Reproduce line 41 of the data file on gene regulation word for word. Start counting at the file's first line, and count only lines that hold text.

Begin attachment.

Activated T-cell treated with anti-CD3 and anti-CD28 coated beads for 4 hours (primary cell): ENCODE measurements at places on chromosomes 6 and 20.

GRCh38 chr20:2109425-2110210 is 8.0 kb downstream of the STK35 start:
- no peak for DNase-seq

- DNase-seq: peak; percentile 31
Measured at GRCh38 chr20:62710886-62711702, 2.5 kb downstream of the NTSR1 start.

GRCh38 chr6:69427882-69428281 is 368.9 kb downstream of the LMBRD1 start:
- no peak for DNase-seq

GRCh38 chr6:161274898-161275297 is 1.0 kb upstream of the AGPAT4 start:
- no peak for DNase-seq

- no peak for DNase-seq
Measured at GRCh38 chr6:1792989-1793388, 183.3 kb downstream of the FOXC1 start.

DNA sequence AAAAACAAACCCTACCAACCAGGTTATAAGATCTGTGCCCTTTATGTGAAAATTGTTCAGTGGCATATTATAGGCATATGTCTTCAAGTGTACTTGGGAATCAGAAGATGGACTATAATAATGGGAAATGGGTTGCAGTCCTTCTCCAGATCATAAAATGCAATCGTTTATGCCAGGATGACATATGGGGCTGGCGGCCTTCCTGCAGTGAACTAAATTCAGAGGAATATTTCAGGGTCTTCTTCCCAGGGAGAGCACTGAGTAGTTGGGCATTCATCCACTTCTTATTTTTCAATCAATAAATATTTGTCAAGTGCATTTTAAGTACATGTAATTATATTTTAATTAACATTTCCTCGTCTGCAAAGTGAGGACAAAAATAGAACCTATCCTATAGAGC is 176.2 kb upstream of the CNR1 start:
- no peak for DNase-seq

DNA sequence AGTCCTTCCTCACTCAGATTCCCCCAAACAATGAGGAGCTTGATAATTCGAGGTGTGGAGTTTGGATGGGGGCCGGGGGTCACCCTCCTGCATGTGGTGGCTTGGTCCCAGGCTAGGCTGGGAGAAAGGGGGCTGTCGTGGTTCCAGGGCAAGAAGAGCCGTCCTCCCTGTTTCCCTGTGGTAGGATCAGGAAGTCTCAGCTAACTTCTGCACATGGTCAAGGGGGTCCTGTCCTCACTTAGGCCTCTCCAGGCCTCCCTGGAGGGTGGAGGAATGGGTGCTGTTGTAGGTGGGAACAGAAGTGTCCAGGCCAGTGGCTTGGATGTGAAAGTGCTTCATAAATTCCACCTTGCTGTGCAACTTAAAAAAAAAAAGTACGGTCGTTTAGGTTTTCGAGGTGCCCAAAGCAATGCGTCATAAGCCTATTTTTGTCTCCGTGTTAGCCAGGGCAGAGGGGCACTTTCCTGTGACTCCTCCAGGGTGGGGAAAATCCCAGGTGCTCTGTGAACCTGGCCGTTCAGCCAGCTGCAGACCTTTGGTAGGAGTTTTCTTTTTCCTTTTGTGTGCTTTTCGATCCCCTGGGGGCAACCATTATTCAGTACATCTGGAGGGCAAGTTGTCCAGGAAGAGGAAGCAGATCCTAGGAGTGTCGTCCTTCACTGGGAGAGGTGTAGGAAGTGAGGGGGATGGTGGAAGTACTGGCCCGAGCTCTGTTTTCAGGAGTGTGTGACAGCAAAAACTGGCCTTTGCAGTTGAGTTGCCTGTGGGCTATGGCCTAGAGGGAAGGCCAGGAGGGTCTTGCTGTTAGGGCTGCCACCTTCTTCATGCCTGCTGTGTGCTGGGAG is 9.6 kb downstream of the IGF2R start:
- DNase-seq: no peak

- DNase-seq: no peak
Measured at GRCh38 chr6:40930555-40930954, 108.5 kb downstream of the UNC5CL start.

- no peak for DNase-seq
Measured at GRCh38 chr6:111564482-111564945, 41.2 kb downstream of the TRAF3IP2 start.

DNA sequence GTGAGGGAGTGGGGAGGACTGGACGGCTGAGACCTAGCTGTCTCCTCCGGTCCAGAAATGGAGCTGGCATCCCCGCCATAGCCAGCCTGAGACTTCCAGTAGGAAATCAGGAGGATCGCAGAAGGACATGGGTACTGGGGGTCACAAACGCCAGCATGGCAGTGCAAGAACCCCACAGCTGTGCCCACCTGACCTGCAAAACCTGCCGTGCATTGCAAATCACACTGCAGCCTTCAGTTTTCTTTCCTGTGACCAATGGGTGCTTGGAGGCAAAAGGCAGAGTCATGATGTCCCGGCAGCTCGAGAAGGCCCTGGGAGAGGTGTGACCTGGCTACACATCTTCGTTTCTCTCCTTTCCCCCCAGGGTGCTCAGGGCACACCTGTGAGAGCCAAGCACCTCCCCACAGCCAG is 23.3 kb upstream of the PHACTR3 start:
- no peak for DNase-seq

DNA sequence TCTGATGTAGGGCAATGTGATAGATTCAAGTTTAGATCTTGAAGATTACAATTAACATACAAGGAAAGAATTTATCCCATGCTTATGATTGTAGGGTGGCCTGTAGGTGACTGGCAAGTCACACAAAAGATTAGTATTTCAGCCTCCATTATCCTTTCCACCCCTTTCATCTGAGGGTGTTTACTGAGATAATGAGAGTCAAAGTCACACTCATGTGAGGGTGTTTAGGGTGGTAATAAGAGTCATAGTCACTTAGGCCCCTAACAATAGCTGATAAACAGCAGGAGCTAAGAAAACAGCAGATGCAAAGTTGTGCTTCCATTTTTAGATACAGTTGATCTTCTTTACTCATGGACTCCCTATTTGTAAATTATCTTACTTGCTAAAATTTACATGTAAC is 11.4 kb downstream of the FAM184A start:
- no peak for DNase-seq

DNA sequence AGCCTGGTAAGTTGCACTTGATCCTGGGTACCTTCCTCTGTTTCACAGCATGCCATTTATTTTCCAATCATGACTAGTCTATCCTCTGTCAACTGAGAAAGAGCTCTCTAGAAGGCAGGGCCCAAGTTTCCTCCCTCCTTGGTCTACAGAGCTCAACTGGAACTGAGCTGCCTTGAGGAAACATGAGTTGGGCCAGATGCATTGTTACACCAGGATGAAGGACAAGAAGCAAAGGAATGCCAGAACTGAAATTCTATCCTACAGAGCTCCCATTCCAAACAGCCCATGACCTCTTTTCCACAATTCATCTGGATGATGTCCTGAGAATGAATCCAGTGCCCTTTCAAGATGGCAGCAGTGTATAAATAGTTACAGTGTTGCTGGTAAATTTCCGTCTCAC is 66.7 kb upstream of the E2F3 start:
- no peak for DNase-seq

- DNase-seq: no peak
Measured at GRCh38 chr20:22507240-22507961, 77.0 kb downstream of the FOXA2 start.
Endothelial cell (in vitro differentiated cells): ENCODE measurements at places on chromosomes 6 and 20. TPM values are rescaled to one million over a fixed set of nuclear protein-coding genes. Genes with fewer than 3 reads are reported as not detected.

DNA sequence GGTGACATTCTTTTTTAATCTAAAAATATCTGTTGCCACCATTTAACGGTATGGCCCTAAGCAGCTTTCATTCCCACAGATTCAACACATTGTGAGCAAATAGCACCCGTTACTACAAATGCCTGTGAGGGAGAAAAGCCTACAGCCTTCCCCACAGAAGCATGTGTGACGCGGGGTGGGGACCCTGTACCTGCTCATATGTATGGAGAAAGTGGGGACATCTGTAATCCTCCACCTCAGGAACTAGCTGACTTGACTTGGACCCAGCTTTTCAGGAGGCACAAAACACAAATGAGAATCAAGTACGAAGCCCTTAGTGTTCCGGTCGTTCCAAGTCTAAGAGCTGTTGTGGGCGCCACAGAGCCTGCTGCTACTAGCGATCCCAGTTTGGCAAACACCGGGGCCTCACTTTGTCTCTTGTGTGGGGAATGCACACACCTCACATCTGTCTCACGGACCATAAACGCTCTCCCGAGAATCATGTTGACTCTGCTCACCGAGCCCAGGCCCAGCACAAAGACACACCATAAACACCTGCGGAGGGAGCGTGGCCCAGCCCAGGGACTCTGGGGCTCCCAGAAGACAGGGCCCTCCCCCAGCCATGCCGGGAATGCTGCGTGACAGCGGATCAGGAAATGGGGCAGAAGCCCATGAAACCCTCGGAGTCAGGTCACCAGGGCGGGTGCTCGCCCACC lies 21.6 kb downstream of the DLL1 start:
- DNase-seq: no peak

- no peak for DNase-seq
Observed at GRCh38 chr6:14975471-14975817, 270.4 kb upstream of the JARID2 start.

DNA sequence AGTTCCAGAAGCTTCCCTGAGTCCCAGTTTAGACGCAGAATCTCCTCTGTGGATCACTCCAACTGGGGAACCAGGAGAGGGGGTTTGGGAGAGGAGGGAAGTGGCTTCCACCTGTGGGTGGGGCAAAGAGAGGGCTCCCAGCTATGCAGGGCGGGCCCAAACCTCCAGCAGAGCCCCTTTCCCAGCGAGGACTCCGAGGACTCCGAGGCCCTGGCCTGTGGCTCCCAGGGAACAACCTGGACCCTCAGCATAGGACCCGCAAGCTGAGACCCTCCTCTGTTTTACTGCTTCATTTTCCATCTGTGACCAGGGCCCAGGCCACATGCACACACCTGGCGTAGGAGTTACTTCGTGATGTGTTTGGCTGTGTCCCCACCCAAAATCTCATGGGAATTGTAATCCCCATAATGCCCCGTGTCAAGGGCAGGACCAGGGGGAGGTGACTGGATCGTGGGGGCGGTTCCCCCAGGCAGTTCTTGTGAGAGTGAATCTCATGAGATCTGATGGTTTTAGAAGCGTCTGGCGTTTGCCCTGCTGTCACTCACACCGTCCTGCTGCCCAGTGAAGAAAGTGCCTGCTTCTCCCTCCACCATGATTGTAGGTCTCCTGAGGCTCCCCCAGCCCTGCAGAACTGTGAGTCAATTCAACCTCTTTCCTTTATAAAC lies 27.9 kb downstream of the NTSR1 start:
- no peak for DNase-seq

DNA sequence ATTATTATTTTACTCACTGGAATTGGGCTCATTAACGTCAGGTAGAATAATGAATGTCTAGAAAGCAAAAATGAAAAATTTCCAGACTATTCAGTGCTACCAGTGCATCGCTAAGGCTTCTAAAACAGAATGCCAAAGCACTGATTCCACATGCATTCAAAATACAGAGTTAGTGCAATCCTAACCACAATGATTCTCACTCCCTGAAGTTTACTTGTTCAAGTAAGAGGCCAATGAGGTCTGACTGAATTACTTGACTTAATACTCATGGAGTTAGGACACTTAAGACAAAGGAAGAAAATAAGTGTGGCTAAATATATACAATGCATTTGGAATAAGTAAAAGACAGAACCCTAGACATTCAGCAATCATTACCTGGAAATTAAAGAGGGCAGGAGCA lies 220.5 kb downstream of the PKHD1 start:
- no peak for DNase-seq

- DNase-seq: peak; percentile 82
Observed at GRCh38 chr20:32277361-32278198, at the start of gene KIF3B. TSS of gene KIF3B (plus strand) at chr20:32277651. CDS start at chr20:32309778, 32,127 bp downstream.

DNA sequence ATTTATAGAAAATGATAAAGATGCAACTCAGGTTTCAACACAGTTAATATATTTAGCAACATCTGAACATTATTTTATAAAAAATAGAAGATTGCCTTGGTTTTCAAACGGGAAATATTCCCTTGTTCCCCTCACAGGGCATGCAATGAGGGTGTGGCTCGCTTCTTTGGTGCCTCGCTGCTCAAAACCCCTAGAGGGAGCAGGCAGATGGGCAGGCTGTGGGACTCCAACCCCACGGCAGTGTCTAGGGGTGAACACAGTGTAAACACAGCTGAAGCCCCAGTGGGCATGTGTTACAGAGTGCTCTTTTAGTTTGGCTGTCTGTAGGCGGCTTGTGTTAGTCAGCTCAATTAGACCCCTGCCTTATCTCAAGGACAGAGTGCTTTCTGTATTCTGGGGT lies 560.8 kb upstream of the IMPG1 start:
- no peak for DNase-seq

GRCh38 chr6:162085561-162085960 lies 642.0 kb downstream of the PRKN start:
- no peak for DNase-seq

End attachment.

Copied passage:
GRCh38 chr6:162085561-162085960 lies 642.0 kb downstream of the PRKN start: